Phish of the Month: April

May 17, 2024

Recent reports indicate the "sextortion" type emails are making the rounds at University of Alaska:

image of email trying to extort bitcoin

This is a rather tame version of the email, which often starts out with something similar to:
“I have to share bad news with you. Approximately few months ago I have gained access to your devices, which you use for internet browsing. After that, I have started tracking your internet activities"

Sometimes the email will include an old password you may have used as "proof" they have compromising information on you.

These emails are meant to embarrass, shame, and frighten you. The good news? 99% of them have no truth to them whatsoever.

Why this Scam Scares Recipients

If a scam email contains any amount of correct information, this may be due to a data breach, social engineering or purchased data. If you're worried because the email includes a lot of correct information about you, read on!

  • Old or Current Password
    If an old password is included in the email, this demonstrates that the attacker hasn't been stolen directly from you and is no longer valid. If the password is current, change it right away, and be on the lookout for fraudulent Duo activity. Most of these passwords are gathered from data breaches. You can learn more about creating safe and secure passwords on our Guides & Information page!

  • Phone Number
    Like passwords, phone numbers can also be harvested from data breaches, even ones that occurred many years ago.

  • It came from my email!
    Often, these emails will appear to come from you, apparently validating the attacker's claim that you are under their control. This looks scary, but it doesn't mean anything - it's fairly easy to manipulate the "From" field so do not panic!

  • Can someone really turn on my webcam?
    This type of remote access is only possible if malware has been downloaded to your device, likely from a malicious website. Many people employ camera shields/covers for the purpose of manually blocking such activity. Don't have a camera shield? A sticky note works just as well!
Tactics Used in the Email

These emails are often riddled with misspelling and obvious grammatical errors, but not always! Generative AI is making it easier for attackers to craft compelling lures.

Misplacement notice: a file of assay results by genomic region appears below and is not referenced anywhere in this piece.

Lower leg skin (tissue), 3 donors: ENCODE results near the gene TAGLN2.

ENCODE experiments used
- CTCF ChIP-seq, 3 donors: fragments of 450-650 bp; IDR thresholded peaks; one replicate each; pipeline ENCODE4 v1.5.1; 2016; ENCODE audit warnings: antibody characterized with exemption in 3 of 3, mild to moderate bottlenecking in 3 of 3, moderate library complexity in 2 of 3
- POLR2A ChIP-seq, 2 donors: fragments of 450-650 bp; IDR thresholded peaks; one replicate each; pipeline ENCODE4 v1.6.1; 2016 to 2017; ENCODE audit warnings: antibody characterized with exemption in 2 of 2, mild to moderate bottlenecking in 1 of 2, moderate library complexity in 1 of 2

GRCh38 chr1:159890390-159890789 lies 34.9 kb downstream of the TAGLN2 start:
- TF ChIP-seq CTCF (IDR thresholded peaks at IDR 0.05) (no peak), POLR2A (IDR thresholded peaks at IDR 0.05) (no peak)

This email uses the following tactics to compel you to act:

  • negative consequences if you don't do what they tell you
  • attempts to shame and embarrass you
  • attempts to isolate you from those who could help you

Don't take the bait! Take a few seconds to scrutinize these emails and look for these tactics before acting.

If You Know the Attacker

In rare cases, there may be personal circumstances where sextortion attempts are more serious.

Suppose you have previously interacted with an individual on a personal level. They could have sensitive information involving you – it’s essential to consider whether the criminal is someone you have a history with.

In these cases, it is essential to preserve evidence and notify law enforcement.

What should you do?

Do NOT respond, send bitcoin, or panic! Remember, most of the time these are completely false.

If you use Google Mail in the web client, please report these emails as phishing (instructions here: Alerting Google in this manner helps keep emails like these out of inboxes, as well as sending a notice to the OIT Security Operations team for further investigation.

Outlook user? Submit a Junk > Phishing report to mark these emails as dangerous.


As always, contact your local Service Desk if you need assistance!


Report Security Issue
or call 907-786-4646


Report Security Issue
or call 907-450-8300


Report Security Issue
or call 907-796-6400